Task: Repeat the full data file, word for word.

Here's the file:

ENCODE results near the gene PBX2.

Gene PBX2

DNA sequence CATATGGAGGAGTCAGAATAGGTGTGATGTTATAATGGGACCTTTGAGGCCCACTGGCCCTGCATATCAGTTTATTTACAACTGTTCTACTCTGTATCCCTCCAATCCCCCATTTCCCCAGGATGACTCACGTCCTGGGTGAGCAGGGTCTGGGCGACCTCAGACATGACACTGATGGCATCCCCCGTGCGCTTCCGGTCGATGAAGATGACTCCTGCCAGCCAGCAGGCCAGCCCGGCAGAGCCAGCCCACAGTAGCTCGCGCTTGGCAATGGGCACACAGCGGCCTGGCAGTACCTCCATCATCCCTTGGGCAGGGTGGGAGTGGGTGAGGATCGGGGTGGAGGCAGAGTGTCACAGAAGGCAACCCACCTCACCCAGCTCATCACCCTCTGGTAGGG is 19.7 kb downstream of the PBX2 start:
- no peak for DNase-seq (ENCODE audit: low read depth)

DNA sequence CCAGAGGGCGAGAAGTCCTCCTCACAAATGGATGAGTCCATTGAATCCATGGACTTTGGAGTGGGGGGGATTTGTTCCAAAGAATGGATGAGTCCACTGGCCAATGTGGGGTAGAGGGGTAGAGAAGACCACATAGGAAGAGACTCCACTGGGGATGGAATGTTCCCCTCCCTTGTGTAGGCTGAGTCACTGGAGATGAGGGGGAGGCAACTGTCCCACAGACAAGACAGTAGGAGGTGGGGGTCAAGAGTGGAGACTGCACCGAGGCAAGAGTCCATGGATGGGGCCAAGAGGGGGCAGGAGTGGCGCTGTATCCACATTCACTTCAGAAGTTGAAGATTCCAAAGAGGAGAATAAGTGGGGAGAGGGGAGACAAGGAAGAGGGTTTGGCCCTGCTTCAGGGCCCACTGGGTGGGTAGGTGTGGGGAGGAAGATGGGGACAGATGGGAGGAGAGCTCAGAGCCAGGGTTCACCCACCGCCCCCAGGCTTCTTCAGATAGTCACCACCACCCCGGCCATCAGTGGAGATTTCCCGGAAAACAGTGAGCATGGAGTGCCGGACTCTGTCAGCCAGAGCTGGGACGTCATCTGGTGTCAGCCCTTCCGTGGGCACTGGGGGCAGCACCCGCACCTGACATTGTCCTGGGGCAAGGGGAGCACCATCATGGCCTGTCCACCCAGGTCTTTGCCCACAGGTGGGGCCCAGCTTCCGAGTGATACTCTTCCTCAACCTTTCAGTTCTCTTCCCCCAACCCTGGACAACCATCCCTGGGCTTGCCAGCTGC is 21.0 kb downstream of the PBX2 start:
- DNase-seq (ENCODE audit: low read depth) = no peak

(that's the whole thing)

ENCODE results near the gene PBX2.

Gene PBX2

DNA sequence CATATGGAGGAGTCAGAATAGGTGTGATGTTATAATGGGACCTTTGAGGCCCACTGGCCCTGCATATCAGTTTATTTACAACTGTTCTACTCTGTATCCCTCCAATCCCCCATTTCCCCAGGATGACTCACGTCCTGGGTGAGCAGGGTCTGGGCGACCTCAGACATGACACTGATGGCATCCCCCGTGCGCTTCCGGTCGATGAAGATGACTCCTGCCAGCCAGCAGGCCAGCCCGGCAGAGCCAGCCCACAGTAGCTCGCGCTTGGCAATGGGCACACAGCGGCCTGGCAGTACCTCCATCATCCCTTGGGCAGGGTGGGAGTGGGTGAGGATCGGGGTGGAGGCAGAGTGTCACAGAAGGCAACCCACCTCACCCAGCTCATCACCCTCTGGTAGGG is 19.7 kb downstream of the PBX2 start:
- no peak for DNase-seq (ENCODE audit: low read depth)

DNA sequence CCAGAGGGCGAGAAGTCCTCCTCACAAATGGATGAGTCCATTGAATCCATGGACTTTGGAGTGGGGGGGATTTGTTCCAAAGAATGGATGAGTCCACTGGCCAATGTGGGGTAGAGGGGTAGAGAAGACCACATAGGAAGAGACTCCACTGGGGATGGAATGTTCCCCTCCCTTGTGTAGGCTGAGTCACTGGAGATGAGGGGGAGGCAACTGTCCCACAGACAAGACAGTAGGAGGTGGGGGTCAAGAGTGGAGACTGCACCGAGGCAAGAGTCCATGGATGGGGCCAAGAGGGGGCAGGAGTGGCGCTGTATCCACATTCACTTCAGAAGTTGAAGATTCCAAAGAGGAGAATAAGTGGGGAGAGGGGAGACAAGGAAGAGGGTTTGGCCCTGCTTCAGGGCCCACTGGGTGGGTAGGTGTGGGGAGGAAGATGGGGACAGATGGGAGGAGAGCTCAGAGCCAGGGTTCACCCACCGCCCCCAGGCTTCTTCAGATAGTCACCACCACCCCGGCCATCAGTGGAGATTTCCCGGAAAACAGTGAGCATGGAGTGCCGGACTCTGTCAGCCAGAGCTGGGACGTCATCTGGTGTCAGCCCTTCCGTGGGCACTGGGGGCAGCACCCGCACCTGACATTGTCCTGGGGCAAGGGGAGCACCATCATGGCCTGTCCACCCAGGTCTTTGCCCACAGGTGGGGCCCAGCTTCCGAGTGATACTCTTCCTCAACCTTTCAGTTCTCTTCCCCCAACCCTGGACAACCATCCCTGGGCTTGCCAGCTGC is 21.0 kb downstream of the PBX2 start:
- DNase-seq (ENCODE audit: low read depth) = no peak